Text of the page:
Low Kop - Lake District Walk

Wednesday 10th November 2021

With the weather forecast looking good for today we debated doing the Rough Crag walk but knowing that my knee and calf were feeling the effects of our walk into Swindale we thought a walk with a gentler ascent and descent was called for. Instead we opted for a walk up to Low Kop, somewhere we had only visited once before on a grey and gloomy day.

Start: Burnbanks (NY 5082 1612)

Route: Burnbanks - Measand Beck - Low Kop - Bampton Fell - Burn Banks - Burnbanks

Distance: 5.75 miles     Ascent: 482 metres      Time Taken: 4 hrs 40 mins

Terrain: Clear paths

Weather: Sunny start, clouding over as the day progressed

Pub Visited: Haweswater Hotel    Ale Drunk: Black Sheep Bitter

Route Map >>



After dropping some money into the honesty box we set out from Burnbanks.

Knipe Scar

Looking back towards Knipe Scar as we join the path which will take us alongside Haweswater.

Measand End

Ahead of us we can see Measand End, which had been one option for today's walk.

Castle Crag

Ahead of us Castle Crag and the Rough Crag ridge.

Wallow Crag

Looking back across the reservoir to Wallow Crag from the same spot.

Measand Beck

We soon reach Measand Beck, which is the point at which we will start to head uphill.

Haweswater Reservoir

We quickly locate the path running alongside the beck and are soon rewarded with views along the reservoir.

Measand Beck

As we climb the various waterfalls mean another 'to do' is added
to my growing list. This time to return with the tripod and
the good camera to capture shots of the falls.

Bampton Fell

As we climb above the falls Bampton Fell and Four Stones Hill come into view.

Low Kop

The footbridge, whilst expected, was a welcome sight, as we get our first good look at the route we will take up to Low Kop ahead of us.

Measand End

We soon find ourselves looking down at the footbridge and start to realise just how steep Measand End is. One to come down rather than go up maybe.

Bampton Fell

As we reach the first of a couple of false summits we get a view back to Bampton Fell and the distant Pennines. Our route up has followed the track on the right, we will take the track on the left when we head to Bampton Fell.


As we climb the view extends across Naddle Forest and Harper Hills to Seat Robert and the Howgills.

Fordingale Bottom

Looking along Fordingale Bottom.

High Raise

As we approch Low Kop's summit High Raise and Low Raise come into view.

Low Kop

Low Kop's summit is now marked by a stone, clearly a fairly recent addition as checking Paul Sharkey's website confirms it wasn't there in 2019.

Loadpot Hill

Looking across to Loadpot Hill from the summit it is time to make a decision. Do we carry on to Red Crag and Wether Hill or not?

Selside Pike

No need to rush making a decision when the views are this good. Here looking towards Selside Pike and the head of Haweswater.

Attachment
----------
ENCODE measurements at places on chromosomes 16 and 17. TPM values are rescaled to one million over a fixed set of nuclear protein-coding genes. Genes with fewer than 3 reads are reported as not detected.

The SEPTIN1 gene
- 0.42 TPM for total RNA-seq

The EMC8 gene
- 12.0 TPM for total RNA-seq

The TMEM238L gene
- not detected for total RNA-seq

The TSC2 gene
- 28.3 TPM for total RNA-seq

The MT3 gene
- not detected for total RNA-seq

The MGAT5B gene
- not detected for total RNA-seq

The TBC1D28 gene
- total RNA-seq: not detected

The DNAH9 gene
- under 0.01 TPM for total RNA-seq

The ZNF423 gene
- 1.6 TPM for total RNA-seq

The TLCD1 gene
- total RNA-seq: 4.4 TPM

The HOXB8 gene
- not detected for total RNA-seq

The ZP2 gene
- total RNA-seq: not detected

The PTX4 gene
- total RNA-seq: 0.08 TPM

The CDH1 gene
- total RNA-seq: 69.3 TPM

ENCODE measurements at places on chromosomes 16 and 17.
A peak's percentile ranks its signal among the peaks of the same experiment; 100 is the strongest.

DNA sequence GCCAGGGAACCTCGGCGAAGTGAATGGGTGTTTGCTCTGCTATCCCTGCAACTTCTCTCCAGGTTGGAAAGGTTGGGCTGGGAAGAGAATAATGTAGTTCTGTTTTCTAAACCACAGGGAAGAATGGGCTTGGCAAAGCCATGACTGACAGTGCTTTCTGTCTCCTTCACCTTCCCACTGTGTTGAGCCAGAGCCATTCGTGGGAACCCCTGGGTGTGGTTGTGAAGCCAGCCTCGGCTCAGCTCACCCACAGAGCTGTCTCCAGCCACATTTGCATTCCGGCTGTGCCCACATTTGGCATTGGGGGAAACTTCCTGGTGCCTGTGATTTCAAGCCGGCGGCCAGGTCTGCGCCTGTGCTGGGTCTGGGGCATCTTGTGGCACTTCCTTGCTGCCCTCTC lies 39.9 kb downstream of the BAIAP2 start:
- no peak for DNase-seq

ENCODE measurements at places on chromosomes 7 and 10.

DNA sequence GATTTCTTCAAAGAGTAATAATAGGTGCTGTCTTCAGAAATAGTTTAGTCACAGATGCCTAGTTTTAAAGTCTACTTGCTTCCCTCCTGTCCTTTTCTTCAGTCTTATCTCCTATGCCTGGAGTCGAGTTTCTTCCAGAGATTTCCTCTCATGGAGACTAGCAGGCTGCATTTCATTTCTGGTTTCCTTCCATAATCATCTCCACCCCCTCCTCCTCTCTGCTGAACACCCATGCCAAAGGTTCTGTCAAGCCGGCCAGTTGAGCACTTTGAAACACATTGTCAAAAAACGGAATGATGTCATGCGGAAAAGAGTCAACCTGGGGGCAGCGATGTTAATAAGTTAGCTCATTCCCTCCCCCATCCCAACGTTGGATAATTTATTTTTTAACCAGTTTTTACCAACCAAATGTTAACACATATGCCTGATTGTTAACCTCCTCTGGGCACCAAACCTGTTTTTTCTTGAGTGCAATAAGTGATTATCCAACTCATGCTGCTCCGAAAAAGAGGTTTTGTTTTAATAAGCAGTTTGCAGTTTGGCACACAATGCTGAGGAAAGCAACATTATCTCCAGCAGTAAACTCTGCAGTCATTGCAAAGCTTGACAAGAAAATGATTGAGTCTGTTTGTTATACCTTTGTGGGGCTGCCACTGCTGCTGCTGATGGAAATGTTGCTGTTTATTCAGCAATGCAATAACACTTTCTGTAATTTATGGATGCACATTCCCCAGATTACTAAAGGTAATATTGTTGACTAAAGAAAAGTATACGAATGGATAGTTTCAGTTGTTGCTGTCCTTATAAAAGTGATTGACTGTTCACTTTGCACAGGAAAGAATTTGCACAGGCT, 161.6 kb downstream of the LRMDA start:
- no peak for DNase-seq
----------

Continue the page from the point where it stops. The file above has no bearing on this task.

Fell Ponies

Given our current fitness levels we make the sensible decision and start the descent towards Bampton Fell. The fell ponies we had passed on the way up were still there. A few days later we were to see them again, when we watched the TV programme The Lakes with Simon Reeve.

Measand Beck

Looking down on Measand Beck and Haweswater as we descend.

Bampton Fell

The track heading onto Bampton Fell soon comes into sight.


As we head along the track above Willdale I spot what looks like the remains of an old cottage.

Low Kop

Looking back to Low Kop from our ascent of Bampton Fell, from this angle the numerous false summits are easy to spot.

Bampton Fell

The track we are following doesn't actually go to the summit, but a short diversion off the track brings us to the summit cairn.

Heughscar Hill

The view north takes in Penrith, along with Askham Fell and Heughscar Hill.

Four Stones Hill

Lunch is taken sat next to the summit looking down on Four Stones Hill and across the reservoir to Scalebarrow Knott.

Bampton Fell

As we leave Bampton Fell we take a final look at the head of the valley.

Bampton Fell

We pass on climbing Four Stones Hill and instead take our time making our way back to Burnbanks. The tracks around here are numerous and it was more often than not a case of just picking the route we fancied the most.

Haweswater Reservior

For most of our descent we were able to enjoy a view of the reservoir.

Burn Banks

As we wandered through the various hills that make up this area I was looking out for a site we had been discussing with the manager of the Haweswater Hotel the day before.

Burn Banks

He had mentioned a site on the opposite side of the reservoir, located below Hugh Laithe's Pike, that he had found and cleared which was linked to the building of the dam wall. We think this may be the location of a similar platform used to help put the blocks that made up the dam wall into place. I haven't been able to confirm this story anywhere else, but the locations certainly match up.


As we have been making our way down it has got noticeably colder as the cloud has started to build.


In no hurry we make our way down towards Burnbanks passing the bales of ferns we had looked at a couple of days ago and wonder what they are used for. A gentle meader through the hillocks eventually brings us back to the gate into the trees and the path back to the car.


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